Kate’s infographics – Identifying & inspiring your target audience

| November 7, 2013 | 0 Comments

cartoon about key term targeting

 

Identifying and defining your target audience and their interests

This infographic is all about using the right language. Identifying and describing your target audience informs targeted keyword research, which in turn helps you define a winning content plan.

1. Identifying your audience

First, you need to know who is most likely to buy your stuff. In some ways it’s a simple task. If, for example, you sell shaving foam, you can bet your last quid your target will be men. Except, perhaps, for the occasional bearded lady from your local circus.

But it can get a lot more detailed and complicated. Not all men shave. A percentage of them will be all beardy, which means they’ll be less likely to fall into your target market. If your product is astronomically expensive and exclusive, deep in Beckham-budget territory, you can knock out ordinary chaps with everyday bank accounts. You get my drift.

2. Describing your audience

Some marketers like using a persona to help them visualise and formalise their target market. You might create just one or any number of personae, depending on how wide your product’s or service’s appeal. In my cartoon, the persona in question is a single petrol-head male who would love to meet someone special. He’s conscious of his physical appearance and is prepared to invest cash in smelling good enough to date.

3. Targeted keyword research

You could guess what kind of subjects your target audience is interested in. But using your persona as a guide helps you key into their needs, wants, preoccupations, ambitions and desires on a deeper and more emotional level.

Understanding the keywords used by your target audience is the basis of success in internet marketing.
Building lists of terms, collating them into themes and associating each with either a single web page, post or even a collection of pages helps you identify areas where more content is needed to support indexation for those terms. It can also identify gaps in your current key term coverage, AKA gap analysis, for which creating extra content would be a good move.

Once you’re ready to go, you use the terms you’ve identified appropriately in your content. As I write, unless any new Google algorithm updates change matters, this involves picking one or more primary, topic-defining key terms and using them:

  • At the start of the page title
  • In the top level <h1> heading
  • At least once in the copy, ideally in the first paragraph
  • In copy associated with any backlinks to the page
  • As anchor text in on-site links to the page
  • In your social media promotion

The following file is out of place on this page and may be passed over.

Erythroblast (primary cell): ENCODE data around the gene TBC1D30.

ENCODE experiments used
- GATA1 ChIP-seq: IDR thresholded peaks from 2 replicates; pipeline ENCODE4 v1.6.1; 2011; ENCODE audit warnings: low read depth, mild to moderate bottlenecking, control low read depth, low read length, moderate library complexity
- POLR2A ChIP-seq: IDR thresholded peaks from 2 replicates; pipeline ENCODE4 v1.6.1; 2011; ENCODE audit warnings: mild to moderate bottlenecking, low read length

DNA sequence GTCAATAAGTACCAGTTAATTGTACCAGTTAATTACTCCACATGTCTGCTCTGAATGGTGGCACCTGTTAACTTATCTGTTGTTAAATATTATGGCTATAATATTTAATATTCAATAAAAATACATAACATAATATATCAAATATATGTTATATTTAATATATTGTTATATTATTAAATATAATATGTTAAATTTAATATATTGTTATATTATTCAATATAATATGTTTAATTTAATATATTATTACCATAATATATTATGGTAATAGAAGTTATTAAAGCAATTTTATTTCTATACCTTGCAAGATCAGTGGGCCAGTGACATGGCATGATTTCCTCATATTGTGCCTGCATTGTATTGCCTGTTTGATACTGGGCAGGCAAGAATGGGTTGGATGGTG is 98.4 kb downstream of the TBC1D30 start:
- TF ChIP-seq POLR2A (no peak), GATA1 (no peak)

Focusing too hard on a limited number of generic keywords doesn’t do the trick any more, although it used to work beautifully. Google’s algorithms and quality evaluation processes are increasingly able to identify tactics used to promote rankings for specific, high-value search queries and if they’re detected, your rankings can be suppressed and they might even slap you with a penalty.

Instead of focusing on just a few keywords it makes sense to develop lists of thematically-related long-tail terms, adopting a content-centric approach designed to add value to your marketing. It means you naturally put your audience first, which is exactly what Google wants us to do. It’s also much more rewarding for your copywriter, or for you if you’ll be writing it. In short, an all-round marketing win-win.

Some tips for keyword targeting

  • Target a maximum of two main keywords per page, post, article or whatever
  • Images on the page should include key terms in their ALT text
  • Ideally the primary keyword should appear in the page’s URL
  • Onsite navigation links can use relevant keywords as anchor text
  • Text content should contain keywords and synonyms without being stuffed to bursting point
  • Content should be unique, relevant and recognised as valuable to customers and prospects
  • Provided the primary keywords are used appropriately and the topic of the page is reinforced by the dominant page content, it’s enough for Google to associate the content with your topic-defining keywords. Result!

4. Get writing

Once you’ve pinned down a nice, big list of appropriate, targeted key terms you’re ready to  start using them tactically to attract a properly-targeted audience. It’s up to you how often you create irresistible new content. But whatever your niche or sector, you may as well work on the assumption that competition is fierce: the more, and the more often, the merrier.

(cartoon by Kate)

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Category: copywriting and marketing

By Kate Goldstone - ()

Originally from Middlesbrough, I lived in Brighton for many years before moving to North Devon. I’ve had a passion for words all my life and this is my twelfth year as a freelance writer. In my spare time I draw, paint, sculpt, carve wood and rock, garden, read, write poetry and enjoy long distance hiking. I sing and play the recorder. I collect modernist paintings, vintage rugs and mid-century German art pottery. I’m a member of The Poetry Society. And I am an experienced volunteer shepherd, a ‘Lookerer’.

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